Forum for Science, Industry and Business

Sponsored by:     3M 
Search our Site:

 

A step toward controlling Huntington's disease?

24.06.2011
Johns Hopkins researchers identify a potential new way of blocking activity of gene that causes HD

Johns Hopkins researchers have identified a natural mechanism that might one day be used to block the expression of the mutated gene known to cause Huntington’s disease. Their experiments offer not an immediate cure, but a potential new approach to stopping or even preventing the development of this relentless neurodegenerative disorder.

Huntington’s disease is a rare, fatal disorder caused by a mutation in a single gene and marked by progressive brain damage. Symptoms, which typically first appear in midlife, include jerky twitch-like movements, coordination troubles, psychiatric disorders and dementia. Although the gene responsible for Huntington’s was identified in 1993, there is no cure, and there are no treatments are available even to slow its progression.

The disorder is caused by a mutation in the huntingtin gene (HTT). The mutation occurs when a section of DNA, which normally varies in length from one person to another, is too long. The result is the production of an abnormal and toxic version of the huntingtin protein. The mutation has a second unfortunate effect, the Johns Hopkins researchers discovered — it reduces a natural braking mechanism that might otherwise keep the amount of toxic huntingtin protein in check and keep the disease from developing.

“The idea of being able to harness the powers of this natural mechanism for the benefit of Huntington’s patients is a totally new way of thinking about therapy for the disease,” says Russell L. Margolis, M.D., a professor of psychiatry and behavioral sciences at the Johns Hopkins University School of Medicine and leader of the team publishing results of the study online in the journal Human Molecular Genetics.

Currently, a leading strategy among Huntington’s disease researchers is to try to suppress the expression of the mutant gene by introducing fragments of DNA meant to bind with and sabotage the ability of the gene to make the damaging protein. The goal of this approach is to prevent the mutant HTT from being expressed in the brain and potentially slow, if not stop, the disease’s march. Although cell and animal models have shown promise, Margolis and other researchers worry that getting just the right amount of DNA into the right portions of the brain may be a difficult or risky task, likely involving injections into cerebral spinal fluid or the brain itself. The feasibility of this approach remains unknown, he adds.

The new study suggests an alternative focus — manipulating the newly identified natural “brake” with a drug so that more of the brake is made, which can then specifically stop or slow production of the huntingtin protein. “Whether it’s possible to do this and do it safely remains to be seen,” Margolis says, “but this gives us another approach to explore.”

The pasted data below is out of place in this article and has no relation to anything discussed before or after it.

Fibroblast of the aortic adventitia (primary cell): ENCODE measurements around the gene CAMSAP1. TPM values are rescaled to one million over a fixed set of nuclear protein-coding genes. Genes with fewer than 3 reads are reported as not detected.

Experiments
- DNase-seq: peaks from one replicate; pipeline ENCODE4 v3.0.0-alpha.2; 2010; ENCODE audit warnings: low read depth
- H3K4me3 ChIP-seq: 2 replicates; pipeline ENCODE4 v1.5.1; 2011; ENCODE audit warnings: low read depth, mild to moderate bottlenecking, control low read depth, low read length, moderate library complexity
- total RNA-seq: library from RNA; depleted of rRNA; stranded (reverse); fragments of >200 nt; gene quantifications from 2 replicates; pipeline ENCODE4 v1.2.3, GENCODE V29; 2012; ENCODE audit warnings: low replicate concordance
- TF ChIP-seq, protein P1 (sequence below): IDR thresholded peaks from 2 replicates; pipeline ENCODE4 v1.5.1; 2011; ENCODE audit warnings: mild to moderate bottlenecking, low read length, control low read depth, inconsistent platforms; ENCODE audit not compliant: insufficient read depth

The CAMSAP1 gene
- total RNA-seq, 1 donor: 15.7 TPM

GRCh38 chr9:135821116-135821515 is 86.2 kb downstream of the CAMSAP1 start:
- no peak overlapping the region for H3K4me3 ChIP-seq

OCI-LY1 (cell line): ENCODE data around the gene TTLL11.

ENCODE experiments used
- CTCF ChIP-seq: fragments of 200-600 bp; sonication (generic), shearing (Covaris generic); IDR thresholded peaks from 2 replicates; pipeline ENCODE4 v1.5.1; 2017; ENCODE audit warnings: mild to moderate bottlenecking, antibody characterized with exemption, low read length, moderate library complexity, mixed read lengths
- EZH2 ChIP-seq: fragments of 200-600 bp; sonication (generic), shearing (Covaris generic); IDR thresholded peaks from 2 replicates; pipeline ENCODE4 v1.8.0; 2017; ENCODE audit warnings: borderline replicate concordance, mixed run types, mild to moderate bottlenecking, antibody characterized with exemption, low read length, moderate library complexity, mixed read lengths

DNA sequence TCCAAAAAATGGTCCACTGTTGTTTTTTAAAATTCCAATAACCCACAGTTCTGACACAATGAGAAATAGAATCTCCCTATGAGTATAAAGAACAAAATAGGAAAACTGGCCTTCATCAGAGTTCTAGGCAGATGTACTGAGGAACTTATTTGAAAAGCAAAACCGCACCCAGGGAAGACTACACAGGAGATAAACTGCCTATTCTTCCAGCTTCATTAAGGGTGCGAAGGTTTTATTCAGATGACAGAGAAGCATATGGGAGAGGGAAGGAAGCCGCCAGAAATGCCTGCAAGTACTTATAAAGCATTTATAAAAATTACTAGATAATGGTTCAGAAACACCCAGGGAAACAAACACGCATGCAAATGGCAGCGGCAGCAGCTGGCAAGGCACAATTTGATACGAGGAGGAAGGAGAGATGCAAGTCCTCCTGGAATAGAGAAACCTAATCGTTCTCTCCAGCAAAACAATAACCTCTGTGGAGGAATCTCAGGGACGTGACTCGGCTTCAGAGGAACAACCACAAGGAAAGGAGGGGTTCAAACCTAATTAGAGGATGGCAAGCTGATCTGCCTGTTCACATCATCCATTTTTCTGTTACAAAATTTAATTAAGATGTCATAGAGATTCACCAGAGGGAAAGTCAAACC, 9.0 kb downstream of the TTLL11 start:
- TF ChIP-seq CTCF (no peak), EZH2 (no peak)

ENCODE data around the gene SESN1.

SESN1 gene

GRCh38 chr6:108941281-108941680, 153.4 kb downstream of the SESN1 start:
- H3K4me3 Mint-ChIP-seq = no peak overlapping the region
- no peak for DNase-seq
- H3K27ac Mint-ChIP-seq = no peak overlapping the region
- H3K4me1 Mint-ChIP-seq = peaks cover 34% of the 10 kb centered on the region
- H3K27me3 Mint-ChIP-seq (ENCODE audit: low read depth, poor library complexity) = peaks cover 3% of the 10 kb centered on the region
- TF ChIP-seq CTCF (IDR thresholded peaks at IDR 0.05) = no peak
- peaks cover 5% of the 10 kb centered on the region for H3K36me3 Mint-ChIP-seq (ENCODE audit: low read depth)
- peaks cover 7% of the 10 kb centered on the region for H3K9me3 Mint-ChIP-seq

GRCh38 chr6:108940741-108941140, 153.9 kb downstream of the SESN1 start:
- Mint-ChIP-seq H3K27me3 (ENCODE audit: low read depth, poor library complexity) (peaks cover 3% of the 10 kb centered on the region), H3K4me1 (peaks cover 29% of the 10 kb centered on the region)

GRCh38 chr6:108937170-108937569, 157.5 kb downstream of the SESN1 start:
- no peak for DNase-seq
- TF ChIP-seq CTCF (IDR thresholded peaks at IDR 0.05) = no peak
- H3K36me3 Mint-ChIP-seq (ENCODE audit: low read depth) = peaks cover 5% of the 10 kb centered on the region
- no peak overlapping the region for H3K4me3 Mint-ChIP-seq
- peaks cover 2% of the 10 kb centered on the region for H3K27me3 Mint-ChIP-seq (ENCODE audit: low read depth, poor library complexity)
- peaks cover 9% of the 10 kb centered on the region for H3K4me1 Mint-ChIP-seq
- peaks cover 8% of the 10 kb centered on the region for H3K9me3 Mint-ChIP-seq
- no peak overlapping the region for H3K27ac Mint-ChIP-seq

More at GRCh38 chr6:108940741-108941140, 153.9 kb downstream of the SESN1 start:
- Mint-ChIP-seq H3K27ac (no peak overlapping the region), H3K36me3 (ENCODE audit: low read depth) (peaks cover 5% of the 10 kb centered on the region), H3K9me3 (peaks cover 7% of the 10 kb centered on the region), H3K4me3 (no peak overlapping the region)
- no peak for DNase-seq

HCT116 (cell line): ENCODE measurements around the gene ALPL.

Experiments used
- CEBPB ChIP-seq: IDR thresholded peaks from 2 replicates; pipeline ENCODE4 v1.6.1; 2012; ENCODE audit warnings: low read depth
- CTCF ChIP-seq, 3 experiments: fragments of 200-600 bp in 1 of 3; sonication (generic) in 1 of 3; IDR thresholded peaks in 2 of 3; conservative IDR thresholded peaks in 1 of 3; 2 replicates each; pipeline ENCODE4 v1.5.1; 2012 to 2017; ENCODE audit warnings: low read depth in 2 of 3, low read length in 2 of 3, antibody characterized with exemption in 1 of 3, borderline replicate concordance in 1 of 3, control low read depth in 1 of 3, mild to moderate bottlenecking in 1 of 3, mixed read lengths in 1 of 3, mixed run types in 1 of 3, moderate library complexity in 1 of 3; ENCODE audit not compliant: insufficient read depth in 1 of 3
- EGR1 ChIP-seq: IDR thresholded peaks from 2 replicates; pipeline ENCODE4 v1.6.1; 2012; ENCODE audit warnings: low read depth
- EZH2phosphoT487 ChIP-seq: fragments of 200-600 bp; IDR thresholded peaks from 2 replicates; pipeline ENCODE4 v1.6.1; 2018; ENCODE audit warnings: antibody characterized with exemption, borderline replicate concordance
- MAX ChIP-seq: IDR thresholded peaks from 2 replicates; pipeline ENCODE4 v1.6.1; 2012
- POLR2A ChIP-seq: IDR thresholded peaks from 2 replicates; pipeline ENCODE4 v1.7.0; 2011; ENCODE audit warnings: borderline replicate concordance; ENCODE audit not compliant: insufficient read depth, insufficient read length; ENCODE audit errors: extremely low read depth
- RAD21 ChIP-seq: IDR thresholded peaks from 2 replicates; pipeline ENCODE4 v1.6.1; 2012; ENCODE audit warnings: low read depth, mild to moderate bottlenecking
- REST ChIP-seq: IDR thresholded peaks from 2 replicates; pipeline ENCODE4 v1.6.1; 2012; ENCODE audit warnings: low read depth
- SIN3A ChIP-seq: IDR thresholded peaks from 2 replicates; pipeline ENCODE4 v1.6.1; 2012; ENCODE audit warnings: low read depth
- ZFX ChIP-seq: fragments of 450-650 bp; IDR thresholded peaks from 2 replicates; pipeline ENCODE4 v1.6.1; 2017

On the strand of DNA opposite the huntingtin gene, the researchers found another gene, which they named huntingtin antisense. This gene also includes the Huntington’s disease mutation. In normal brain tissue and in cells growing in the laboratory without the Huntington’s disease mutation, Margolis and his team determined that huntingtin antisense acts to inhibit the amount of huntingtin gene that is expressed. But in brain tissue and cells with the Huntington’s disease mutation, there is less huntingtin antisense gene expressed, so the biochemical foot is essentially taken off the brake, leaving a toxic amount of huntingtin protein. Reapplying the brake, by experimentally altering cells grown in culture so that they express a large amount of huntingtin antisense, decreased the amount of the toxic huntingtin protein.

Huntington’s disease was first described in the medical literature in 1872, but it wasn’t until 1993 that the gene mutation was discovered “with hopes that the discovery would quickly lead to treatment,” Margolis says. But the disease has proven unexpectedly complicated, with dozens of different pathways implicated as potential causes of cell damage and death, he adds.

People with a single copy of the mutated gene will get Huntington’s disease, which afflicts roughly 30,000 people in the United States. “It is a terrible disease in which family members can find out what’s coming and are just waiting for the symptoms to present themselves,” Margolis says. “We need to find ways to help them.”